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Street Legal: FINRA's Decision on a Financial Advisors' Tweets Is a Lesson for All

FINRA deemed that an advisor’s tweets about a public company were unbalanced and lacked the necessary disclosure about the “substantial positions” held in the stock by the advisor and her family.

After hours, off the clock, in my spare time—those are all lovely concepts when it comes to the drudgery of any job; on Wall Street, however, you may not have as much downtime as you think. According to a recent Financial Industry Regulatory Authority settlement, registered persons may need to reconsider some activities that go on outside of work.

Jenny Quyen Ta founded Titan Securities and served as its first president when it became a FINRA member firm in August 2004. After she sold Titan in 2006, Ta remained as a registered principal and representative through 2009. Unfortunately, FINRA took a look at a number of Ta’s activities between the date of the Titan sale and her departure from the firm, and the regulator wasn’t happy with what it saw.

Without admitting or denying the FINRA findings, Ta entered into a settlement that imposed a one-year suspension and a $10,000 fine. (In the Matter of Jenny Quyen Ta, Respondent; FINRA Letter of Acceptance, Waiver and Consent, No. 2010021538701, November 23, 2010.)

Outside Business Activities
In 2007, Ta received $50,000 in compensation from a foreign currency trading firm where she provided translation services. In 2009, Ta received $8,900 in cash and some restricted stock from a jewelry company where she served as vice president and director. Ta did not properly notify Titan of these outside business activities; the settlement charged that she violated NASD Conduct Rule 3030: Outside Business Activities of an Associated Person, and NASD Conduct Rule 2110: Standards of Commercial Honor and Principles of Trade.

There was more. On her 2006 annual compliance attestation form, Ta denied having “away accounts” (personal brokerage accounts at other member firms); however, the settlement alleged, she had financial interests and/or trading authority in at least 13 brokerage accounts at two other broker-dealers. Most of those accounts were held by Ta and/or close family members. Exacerbating the issue, on at least six new account applications, Ta answered “no” to questions about whether she was affiliated with another member firm. The settlement charged Ta with failing to properly disclose her away accounts in violation of NASD Conduct Rule 3050: Transactions for or by Associated Persons.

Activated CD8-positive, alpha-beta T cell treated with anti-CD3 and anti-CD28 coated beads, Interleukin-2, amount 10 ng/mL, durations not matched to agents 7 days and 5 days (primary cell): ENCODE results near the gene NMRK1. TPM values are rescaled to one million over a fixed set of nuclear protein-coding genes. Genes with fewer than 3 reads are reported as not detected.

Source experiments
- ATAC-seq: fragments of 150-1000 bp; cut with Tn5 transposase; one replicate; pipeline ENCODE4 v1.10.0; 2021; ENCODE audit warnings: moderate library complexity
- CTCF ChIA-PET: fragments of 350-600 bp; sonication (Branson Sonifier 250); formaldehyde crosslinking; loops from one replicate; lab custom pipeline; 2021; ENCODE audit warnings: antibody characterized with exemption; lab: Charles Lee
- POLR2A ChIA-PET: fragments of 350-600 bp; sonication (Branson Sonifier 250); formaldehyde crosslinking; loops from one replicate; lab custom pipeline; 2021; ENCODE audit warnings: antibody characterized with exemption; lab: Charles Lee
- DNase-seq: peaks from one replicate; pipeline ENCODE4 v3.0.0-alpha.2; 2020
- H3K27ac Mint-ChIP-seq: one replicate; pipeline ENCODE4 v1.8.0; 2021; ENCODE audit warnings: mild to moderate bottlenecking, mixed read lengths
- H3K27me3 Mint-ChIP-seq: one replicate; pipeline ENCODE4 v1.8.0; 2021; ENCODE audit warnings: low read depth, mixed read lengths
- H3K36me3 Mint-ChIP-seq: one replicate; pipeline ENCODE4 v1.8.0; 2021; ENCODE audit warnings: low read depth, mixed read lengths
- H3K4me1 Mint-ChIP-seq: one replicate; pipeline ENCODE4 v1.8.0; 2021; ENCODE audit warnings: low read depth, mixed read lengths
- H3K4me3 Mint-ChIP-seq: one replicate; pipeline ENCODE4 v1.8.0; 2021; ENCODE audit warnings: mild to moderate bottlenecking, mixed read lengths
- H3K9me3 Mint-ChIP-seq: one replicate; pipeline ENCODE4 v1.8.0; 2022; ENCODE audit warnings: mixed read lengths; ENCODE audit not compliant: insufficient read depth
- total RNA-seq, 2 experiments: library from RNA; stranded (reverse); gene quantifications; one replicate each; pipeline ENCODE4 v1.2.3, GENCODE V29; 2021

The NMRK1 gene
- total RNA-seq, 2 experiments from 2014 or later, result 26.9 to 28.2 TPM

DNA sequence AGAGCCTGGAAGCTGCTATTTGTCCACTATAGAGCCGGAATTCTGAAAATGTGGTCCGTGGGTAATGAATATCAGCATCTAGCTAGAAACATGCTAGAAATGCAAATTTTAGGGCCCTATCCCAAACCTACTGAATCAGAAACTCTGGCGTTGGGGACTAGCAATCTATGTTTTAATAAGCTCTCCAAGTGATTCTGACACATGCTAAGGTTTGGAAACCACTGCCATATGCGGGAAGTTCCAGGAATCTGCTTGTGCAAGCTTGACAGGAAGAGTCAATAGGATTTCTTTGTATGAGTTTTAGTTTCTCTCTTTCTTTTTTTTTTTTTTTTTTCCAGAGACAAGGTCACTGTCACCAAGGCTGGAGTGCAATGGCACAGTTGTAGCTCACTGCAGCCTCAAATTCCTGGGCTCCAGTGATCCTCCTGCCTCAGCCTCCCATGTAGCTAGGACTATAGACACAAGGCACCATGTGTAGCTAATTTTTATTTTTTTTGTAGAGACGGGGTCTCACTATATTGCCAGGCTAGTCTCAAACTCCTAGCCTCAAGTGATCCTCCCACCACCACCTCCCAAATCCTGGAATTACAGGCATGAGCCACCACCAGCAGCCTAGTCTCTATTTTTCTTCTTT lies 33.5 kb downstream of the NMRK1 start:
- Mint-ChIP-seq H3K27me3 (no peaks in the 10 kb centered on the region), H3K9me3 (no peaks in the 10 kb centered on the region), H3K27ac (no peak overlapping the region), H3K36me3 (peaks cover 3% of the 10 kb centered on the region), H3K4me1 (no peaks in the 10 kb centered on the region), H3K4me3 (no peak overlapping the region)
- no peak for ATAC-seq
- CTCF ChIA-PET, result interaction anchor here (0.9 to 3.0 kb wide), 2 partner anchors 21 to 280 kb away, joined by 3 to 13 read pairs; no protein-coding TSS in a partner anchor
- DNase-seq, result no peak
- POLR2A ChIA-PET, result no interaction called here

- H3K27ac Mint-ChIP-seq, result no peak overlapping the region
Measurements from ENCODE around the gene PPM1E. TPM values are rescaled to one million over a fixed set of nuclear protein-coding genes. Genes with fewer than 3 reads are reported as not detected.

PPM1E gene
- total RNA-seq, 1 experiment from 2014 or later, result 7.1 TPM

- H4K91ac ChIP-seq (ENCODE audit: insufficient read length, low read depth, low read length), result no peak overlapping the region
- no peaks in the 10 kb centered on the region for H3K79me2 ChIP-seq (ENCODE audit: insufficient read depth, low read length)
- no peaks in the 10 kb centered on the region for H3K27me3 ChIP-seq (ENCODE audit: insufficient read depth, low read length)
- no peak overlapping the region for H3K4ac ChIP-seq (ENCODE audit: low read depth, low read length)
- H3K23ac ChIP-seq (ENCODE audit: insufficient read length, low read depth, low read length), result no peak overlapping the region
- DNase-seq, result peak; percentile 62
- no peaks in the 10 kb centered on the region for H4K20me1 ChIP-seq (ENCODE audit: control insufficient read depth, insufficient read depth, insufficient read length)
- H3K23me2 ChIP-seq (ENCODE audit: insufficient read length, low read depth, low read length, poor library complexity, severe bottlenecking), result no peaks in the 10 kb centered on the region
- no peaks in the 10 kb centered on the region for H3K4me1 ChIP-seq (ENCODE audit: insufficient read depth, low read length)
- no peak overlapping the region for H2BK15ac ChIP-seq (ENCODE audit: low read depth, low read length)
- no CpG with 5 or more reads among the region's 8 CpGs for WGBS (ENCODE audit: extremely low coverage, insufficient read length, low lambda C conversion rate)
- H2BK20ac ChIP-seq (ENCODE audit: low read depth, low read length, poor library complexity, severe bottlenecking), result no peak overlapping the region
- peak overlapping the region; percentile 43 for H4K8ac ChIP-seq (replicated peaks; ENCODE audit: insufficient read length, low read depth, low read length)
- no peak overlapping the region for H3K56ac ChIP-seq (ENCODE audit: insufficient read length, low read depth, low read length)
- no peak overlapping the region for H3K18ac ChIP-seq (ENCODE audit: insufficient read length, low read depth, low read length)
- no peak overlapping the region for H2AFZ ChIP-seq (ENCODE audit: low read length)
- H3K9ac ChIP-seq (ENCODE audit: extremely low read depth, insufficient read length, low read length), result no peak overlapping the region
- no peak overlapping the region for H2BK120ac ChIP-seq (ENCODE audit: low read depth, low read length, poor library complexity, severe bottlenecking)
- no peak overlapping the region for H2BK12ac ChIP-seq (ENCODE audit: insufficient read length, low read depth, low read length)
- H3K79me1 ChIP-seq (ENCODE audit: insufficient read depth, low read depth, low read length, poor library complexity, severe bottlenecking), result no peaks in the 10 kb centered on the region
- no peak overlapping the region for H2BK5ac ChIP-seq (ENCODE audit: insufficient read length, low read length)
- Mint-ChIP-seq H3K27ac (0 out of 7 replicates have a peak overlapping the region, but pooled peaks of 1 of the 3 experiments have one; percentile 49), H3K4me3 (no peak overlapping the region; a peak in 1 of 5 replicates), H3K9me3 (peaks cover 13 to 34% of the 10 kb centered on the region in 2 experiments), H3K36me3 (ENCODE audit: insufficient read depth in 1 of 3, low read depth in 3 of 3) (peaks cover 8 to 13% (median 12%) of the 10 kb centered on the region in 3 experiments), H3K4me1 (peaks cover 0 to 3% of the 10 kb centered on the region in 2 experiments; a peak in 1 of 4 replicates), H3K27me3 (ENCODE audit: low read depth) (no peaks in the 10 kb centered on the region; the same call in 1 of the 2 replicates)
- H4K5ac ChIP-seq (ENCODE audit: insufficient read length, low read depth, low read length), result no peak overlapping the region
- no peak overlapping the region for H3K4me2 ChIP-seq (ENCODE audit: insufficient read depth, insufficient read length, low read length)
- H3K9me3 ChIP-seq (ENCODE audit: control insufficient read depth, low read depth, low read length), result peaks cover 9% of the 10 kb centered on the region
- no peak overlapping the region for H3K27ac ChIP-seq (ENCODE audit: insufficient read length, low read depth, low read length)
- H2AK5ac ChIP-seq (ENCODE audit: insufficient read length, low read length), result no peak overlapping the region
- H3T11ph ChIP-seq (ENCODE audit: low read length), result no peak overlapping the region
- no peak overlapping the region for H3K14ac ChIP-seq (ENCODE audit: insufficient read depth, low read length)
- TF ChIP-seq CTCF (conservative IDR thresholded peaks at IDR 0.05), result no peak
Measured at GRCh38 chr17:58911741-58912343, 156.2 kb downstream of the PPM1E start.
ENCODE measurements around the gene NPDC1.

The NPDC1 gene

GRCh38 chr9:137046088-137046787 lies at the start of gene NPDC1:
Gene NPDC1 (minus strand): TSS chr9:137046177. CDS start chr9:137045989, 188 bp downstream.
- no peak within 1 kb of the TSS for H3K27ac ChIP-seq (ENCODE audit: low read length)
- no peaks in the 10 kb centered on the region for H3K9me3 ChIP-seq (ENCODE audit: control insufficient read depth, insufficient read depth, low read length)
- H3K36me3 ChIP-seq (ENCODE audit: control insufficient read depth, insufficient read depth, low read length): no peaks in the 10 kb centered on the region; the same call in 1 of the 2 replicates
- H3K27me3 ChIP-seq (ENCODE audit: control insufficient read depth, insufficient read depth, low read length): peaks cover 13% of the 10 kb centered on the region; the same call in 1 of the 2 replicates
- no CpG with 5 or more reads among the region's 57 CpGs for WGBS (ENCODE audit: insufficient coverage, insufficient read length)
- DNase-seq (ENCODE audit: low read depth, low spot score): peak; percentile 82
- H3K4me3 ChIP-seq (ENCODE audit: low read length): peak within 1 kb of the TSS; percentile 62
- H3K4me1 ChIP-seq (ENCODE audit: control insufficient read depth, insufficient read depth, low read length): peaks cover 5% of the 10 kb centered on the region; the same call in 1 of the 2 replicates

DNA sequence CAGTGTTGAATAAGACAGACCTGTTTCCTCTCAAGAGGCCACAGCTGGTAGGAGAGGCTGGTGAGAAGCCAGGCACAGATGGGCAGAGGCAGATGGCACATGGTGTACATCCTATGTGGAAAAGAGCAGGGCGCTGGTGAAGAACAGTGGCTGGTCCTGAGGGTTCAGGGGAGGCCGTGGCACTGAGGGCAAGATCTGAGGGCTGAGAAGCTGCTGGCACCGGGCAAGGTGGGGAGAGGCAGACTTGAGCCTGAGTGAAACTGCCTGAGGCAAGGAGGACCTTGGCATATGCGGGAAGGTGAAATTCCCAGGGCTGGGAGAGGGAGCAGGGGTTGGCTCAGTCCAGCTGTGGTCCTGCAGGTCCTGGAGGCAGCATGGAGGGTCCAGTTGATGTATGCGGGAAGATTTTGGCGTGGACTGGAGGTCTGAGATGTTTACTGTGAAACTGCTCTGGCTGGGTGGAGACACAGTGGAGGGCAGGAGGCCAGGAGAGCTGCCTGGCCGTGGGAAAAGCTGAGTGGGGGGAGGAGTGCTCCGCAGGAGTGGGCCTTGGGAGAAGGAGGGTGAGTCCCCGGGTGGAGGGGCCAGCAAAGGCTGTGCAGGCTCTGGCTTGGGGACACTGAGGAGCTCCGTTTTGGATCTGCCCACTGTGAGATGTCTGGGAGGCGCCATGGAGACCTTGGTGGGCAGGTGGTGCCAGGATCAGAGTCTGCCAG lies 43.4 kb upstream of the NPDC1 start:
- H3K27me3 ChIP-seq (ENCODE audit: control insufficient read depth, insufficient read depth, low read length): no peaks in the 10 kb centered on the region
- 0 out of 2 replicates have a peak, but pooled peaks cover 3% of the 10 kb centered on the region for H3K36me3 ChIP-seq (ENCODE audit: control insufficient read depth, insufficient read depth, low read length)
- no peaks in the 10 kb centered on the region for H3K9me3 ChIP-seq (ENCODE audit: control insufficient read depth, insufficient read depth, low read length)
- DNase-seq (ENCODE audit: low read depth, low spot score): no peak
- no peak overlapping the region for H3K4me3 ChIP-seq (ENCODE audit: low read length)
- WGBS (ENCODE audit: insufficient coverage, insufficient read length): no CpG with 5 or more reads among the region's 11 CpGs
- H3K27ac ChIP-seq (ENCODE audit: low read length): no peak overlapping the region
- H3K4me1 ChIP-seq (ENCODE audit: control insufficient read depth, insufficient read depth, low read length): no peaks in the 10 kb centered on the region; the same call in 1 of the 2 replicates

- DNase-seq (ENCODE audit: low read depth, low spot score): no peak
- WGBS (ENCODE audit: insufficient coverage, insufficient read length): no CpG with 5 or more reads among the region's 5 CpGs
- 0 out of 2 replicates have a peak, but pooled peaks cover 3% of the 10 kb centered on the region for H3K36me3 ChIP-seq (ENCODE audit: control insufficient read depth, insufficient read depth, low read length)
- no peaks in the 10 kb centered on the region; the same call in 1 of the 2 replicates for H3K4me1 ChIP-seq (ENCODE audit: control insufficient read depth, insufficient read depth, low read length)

The settlement also alleged that Ta had created two websites, “” and “JC Concorde,” without obtaining the requisite written approval of a Titan principal, violating NASD Conduct Rules 2210: Communications with the Public and NASD Conduct Rule 2110. The websites purportedly represented JC Concorde Securities (which the settlement describes as Ta’s business) as a full-service, FINRA broker-dealer. That wasn’t exactly the case; in 2009 and 2010, JC Concorde Securities had FINRA new member applications pending, but approval was not forthcoming and the application apparently was withdrawn in 2010.
Ta’s Internet dealings went further. In 2009, she had a Twitter account with 1,400 followers, and she posted at least 372 tweets, 32 of which referenced Advanced Micro Devices (NYSE: AMD). The settlement alleges that in violation of NASD Conduct Rule 2210 and FINRA Rule 2010, Ta failed to inform a Titan principal about the account and the AMD tweets, which frequently made projections about future share price increases without disclosing that Ta and her family held over 100,000 shares (Ta did not personally sell her AMD position during the relevant time.) FINRA deemed the AMD tweets to be unbalanced and lacked the necessary disclosure about the “substantial positions” held in the stock by Ta and her family.

Practice Pointers

OK, a little refresher course.

Outside Business Activities: Registered persons who intend to accept compensation (or have the reasonable expectation of such); or who intend to become an employee, independent contractor, sole proprietor, officer, director or partner of another person/entity, must provide prior written notice to their member firm (typically on a required form). In reviewing your notice, your firm may approve, reject, or limit the contemplated outside activities.

Away Accounts:Prior to opening an account or placing an initial order for the purchase/sale of securities with another member, an associated person must notify in writing both the employer member and the executing member of the association with the other member. For accounts existing prior to association, such notice must be undertaken promptly after becoming so associated.

Writer’s BIO: Bill Singer, a long-time Registered Rep. columnist, is the publisher of and

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